5 Economic Indicators Every Entrepreneur Should Know

Singapore has entered into technical recession in the 2nd quarter of 2020, after the country’s Gross Domestic Product (GDP) shrank 41.2% from the previous quarter due to COVID-19. The latest GDP estimate, released 14 July 2020, was worse than what analysts forecasted.


A technical recession is defined as two consecutive quarters of quarter-on-quarter contraction; Singapore’s sluggish economic performance was largely due to contractions in the construction, services, retail and manufacturing sectors, and is a sign that the coronavirus pandemic is wreaking havoc across export-reliant economies globally.


Let’s pause for a moment to ask how reading the two paragraphs above made you feel: did the news made you feel nervous and concerned, or are you still pretty much nonchalant about how the economy is doing?


In truth, most people do not pay attention to the economy until something really bad happens either to themselves or the people around them, like friends and relatives being retrenched, or when the owner of your favourite restaurant tells you she’s been forced to shutter her doors for good because “the economy’s really horrific”.


If you are an entrepreneur, a business owner or an investor, you have to pay attention to economic trends: every business or investment decision you make has to take into consideration the macros and micros of the economy, and if you hadn’t been paying attention, you may well just find yourself in trouble real fast.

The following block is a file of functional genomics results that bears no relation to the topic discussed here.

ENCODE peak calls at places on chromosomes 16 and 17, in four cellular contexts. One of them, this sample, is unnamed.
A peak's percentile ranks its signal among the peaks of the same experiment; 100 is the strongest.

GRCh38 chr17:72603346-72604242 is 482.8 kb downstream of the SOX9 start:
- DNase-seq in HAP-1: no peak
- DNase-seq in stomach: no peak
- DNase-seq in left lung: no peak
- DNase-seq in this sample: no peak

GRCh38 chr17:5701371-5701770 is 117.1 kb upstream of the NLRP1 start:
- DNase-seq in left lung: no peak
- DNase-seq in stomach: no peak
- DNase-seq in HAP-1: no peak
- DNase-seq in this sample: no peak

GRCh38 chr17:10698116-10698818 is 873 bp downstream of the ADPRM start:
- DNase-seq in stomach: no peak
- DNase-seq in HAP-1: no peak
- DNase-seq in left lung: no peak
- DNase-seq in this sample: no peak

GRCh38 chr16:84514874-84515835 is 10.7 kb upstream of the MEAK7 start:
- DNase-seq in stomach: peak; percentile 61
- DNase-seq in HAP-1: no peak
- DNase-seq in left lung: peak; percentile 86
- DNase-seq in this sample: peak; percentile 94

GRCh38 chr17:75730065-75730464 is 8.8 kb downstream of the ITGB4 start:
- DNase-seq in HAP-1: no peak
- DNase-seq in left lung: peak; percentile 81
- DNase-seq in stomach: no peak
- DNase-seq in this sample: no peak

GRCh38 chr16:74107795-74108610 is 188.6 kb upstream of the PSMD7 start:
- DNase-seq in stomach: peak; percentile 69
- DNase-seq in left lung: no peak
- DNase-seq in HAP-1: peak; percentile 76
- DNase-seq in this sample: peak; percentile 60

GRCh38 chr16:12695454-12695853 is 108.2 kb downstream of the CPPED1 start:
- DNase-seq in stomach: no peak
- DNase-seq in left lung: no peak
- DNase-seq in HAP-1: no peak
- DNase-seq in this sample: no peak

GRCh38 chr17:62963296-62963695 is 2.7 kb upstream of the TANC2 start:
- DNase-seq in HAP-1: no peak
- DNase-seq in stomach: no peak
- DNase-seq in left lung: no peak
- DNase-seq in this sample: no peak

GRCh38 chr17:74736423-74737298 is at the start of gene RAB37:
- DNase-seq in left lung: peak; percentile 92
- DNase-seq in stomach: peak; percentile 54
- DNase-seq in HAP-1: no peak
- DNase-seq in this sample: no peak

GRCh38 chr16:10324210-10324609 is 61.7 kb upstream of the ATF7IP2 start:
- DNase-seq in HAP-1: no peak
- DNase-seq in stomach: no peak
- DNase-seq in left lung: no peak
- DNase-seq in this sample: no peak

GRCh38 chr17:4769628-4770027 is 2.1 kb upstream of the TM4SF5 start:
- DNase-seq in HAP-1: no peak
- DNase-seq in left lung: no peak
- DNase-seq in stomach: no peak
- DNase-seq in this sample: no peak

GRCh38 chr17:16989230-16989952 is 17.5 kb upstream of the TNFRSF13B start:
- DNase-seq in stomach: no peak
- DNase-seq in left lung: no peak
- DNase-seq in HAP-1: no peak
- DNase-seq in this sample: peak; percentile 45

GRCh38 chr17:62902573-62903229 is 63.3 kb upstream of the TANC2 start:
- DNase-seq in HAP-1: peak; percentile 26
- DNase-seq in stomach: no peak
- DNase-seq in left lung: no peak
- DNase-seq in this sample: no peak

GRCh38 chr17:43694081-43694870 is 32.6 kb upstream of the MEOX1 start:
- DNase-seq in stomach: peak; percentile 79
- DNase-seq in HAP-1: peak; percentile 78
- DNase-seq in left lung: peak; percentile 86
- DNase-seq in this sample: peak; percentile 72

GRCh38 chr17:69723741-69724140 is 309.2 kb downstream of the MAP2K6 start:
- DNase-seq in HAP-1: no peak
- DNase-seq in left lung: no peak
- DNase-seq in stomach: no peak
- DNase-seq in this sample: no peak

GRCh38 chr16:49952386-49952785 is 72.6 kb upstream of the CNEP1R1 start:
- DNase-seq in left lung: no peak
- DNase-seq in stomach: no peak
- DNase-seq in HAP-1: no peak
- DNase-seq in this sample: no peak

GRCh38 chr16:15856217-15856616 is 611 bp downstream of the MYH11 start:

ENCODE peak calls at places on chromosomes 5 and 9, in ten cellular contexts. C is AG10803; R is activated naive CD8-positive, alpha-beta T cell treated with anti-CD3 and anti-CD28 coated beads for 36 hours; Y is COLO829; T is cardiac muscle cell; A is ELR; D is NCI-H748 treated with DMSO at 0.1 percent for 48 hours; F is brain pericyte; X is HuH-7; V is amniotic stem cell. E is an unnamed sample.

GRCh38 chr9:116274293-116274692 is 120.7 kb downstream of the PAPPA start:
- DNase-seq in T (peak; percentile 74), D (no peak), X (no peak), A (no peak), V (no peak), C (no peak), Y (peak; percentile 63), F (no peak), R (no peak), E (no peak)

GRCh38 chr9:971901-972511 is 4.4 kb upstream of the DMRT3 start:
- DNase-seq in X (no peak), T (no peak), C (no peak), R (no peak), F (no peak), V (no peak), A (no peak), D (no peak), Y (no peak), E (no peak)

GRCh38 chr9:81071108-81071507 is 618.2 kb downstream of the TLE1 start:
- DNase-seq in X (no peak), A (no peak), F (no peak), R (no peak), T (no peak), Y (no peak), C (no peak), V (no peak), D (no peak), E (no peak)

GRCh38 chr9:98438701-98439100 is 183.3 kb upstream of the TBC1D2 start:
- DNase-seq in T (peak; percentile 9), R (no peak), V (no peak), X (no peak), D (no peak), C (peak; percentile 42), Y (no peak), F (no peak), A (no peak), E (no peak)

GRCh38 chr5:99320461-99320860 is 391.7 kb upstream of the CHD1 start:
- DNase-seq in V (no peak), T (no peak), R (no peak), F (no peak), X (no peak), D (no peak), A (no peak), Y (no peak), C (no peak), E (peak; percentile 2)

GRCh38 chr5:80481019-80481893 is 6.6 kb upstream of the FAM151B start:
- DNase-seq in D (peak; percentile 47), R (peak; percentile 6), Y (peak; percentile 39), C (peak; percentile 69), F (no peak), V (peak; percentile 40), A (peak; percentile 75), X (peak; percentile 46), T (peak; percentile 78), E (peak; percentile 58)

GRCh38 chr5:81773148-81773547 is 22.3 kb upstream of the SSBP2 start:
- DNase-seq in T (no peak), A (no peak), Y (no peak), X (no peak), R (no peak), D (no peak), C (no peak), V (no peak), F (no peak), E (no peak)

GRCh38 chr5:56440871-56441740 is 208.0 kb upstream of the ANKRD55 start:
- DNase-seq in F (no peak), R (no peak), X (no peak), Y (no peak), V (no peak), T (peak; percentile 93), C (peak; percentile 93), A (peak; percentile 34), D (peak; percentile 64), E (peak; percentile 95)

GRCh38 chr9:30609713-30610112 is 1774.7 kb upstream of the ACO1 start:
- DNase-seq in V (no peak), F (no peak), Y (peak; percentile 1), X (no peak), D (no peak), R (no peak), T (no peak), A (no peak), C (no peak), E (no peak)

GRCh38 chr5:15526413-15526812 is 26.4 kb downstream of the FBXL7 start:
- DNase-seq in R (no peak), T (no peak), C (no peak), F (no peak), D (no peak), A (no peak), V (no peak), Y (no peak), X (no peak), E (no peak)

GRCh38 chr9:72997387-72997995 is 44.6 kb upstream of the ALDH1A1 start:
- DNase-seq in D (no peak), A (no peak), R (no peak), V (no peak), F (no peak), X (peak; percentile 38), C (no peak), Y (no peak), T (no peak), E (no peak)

The good news is that you don’t have to go to business school or graduate with a first-class honours in Economics to understand how the economy works. As Thomas Carlyle put it, “teach a parrot the terms ‘supply and demand’ and you’ve got an economist”.



For this post, we thought we’d like to share 5 key economic indicators we feel every entrepreneur or business owner should know.



1. Consumer Confidence Index

The Consumer Confidence Index (CCI) is an indicator of future developments of household consumption and spending. The CCI is essentially a survey of consumers’ opinions on current conditions and future economic expectations, and given that consumer spending makes up close to two-thirds on average of any given economy’s economic activity, you can understand why this is such an important indicator.


In the most simplistic terms, when the CCI is trending up, consumers are more willing and able to spend more money on goods and services, including luxury items; conversely, when the CCI trends downwards, consumers will withhold spending and save more, indicating that the economy is in trouble or likely to contract further. The more stable and sustainable consumers perceive the economy to be, the more likely they will be willing to spend in today’s terms; the less confident they are, the more they will defer spending today to save more for the future.



2. GDP

Economic growth and development is perhaps the most important indicator for entrepreneurs and business owners affecting business success, be it in a new and emerging market, or in their own domestic market.